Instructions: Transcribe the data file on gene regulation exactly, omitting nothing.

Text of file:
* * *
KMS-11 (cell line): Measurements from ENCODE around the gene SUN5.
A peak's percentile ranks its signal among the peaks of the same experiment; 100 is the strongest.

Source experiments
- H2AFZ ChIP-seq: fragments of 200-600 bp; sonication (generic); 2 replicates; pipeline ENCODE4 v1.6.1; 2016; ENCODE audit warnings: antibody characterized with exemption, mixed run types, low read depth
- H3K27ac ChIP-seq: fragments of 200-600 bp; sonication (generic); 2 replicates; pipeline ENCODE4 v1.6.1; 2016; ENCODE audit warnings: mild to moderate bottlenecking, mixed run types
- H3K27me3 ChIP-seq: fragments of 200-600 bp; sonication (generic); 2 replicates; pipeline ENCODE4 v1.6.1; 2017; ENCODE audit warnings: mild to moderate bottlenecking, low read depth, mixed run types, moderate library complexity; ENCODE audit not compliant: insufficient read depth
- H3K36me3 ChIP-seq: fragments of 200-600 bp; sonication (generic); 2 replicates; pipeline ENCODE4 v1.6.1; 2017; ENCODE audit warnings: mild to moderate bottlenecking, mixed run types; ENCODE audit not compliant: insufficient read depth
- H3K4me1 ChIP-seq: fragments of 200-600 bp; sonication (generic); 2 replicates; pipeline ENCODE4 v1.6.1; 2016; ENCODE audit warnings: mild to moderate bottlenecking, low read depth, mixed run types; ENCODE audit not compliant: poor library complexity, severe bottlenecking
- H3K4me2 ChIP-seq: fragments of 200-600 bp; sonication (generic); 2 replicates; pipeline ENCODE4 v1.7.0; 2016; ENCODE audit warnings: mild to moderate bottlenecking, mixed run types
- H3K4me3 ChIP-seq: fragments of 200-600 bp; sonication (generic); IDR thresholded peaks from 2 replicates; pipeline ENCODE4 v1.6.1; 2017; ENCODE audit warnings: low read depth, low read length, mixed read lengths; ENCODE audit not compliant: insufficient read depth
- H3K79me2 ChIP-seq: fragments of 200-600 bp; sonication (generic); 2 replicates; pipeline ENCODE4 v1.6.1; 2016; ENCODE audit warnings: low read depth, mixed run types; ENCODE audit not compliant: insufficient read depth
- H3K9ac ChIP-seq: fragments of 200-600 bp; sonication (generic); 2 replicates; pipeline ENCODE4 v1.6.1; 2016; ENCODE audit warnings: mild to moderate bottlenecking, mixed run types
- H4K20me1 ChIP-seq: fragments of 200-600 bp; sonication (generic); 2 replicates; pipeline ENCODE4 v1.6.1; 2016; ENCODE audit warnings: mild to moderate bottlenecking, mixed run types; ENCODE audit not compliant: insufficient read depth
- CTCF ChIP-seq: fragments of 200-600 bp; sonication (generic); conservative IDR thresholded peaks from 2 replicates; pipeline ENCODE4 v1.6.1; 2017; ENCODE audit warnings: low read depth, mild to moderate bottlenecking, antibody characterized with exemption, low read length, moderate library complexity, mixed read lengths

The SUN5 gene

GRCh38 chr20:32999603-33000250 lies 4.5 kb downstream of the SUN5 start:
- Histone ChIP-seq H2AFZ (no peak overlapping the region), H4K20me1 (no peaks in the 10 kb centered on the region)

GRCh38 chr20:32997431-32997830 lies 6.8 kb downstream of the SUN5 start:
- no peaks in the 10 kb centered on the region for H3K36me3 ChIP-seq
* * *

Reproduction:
KMS-11 (cell line): Measurements from ENCODE around the gene SUN5.
A peak's percentile ranks its signal among the peaks of the same experiment; 100 is the strongest.

Source experiments
- H2AFZ ChIP-seq: fragments of 200-600 bp; sonication (generic); 2 replicates; pipeline ENCODE4 v1.6.1; 2016; ENCODE audit warnings: antibody characterized with exemption, mixed run types, low read depth
- H3K27ac ChIP-seq: fragments of 200-600 bp; sonication (generic); 2 replicates; pipeline ENCODE4 v1.6.1; 2016; ENCODE audit warnings: mild to moderate bottlenecking, mixed run types
- H3K27me3 ChIP-seq: fragments of 200-600 bp; sonication (generic); 2 replicates; pipeline ENCODE4 v1.6.1; 2017; ENCODE audit warnings: mild to moderate bottlenecking, low read depth, mixed run types, moderate library complexity; ENCODE audit not compliant: insufficient read depth
- H3K36me3 ChIP-seq: fragments of 200-600 bp; sonication (generic); 2 replicates; pipeline ENCODE4 v1.6.1; 2017; ENCODE audit warnings: mild to moderate bottlenecking, mixed run types; ENCODE audit not compliant: insufficient read depth
- H3K4me1 ChIP-seq: fragments of 200-600 bp; sonication (generic); 2 replicates; pipeline ENCODE4 v1.6.1; 2016; ENCODE audit warnings: mild to moderate bottlenecking, low read depth, mixed run types; ENCODE audit not compliant: poor library complexity, severe bottlenecking
- H3K4me2 ChIP-seq: fragments of 200-600 bp; sonication (generic); 2 replicates; pipeline ENCODE4 v1.7.0; 2016; ENCODE audit warnings: mild to moderate bottlenecking, mixed run types
- H3K4me3 ChIP-seq: fragments of 200-600 bp; sonication (generic); IDR thresholded peaks from 2 replicates; pipeline ENCODE4 v1.6.1; 2017; ENCODE audit warnings: low read depth, low read length, mixed read lengths; ENCODE audit not compliant: insufficient read depth
- H3K79me2 ChIP-seq: fragments of 200-600 bp; sonication (generic); 2 replicates; pipeline ENCODE4 v1.6.1; 2016; ENCODE audit warnings: low read depth, mixed run types; ENCODE audit not compliant: insufficient read depth
- H3K9ac ChIP-seq: fragments of 200-600 bp; sonication (generic); 2 replicates; pipeline ENCODE4 v1.6.1; 2016; ENCODE audit warnings: mild to moderate bottlenecking, mixed run types
- H4K20me1 ChIP-seq: fragments of 200-600 bp; sonication (generic); 2 replicates; pipeline ENCODE4 v1.6.1; 2016; ENCODE audit warnings: mild to moderate bottlenecking, mixed run types; ENCODE audit not compliant: insufficient read depth
- CTCF ChIP-seq: fragments of 200-600 bp; sonication (generic); conservative IDR thresholded peaks from 2 replicates; pipeline ENCODE4 v1.6.1; 2017; ENCODE audit warnings: low read depth, mild to moderate bottlenecking, antibody characterized with exemption, low read length, moderate library complexity, mixed read lengths

The SUN5 gene

GRCh38 chr20:32999603-33000250 lies 4.5 kb downstream of the SUN5 start:
- Histone ChIP-seq H2AFZ (no peak overlapping the region), H4K20me1 (no peaks in the 10 kb centered on the region)

GRCh38 chr20:32997431-32997830 lies 6.8 kb downstream of the SUN5 start:
- no peaks in the 10 kb centered on the region for H3K36me3 ChIP-seq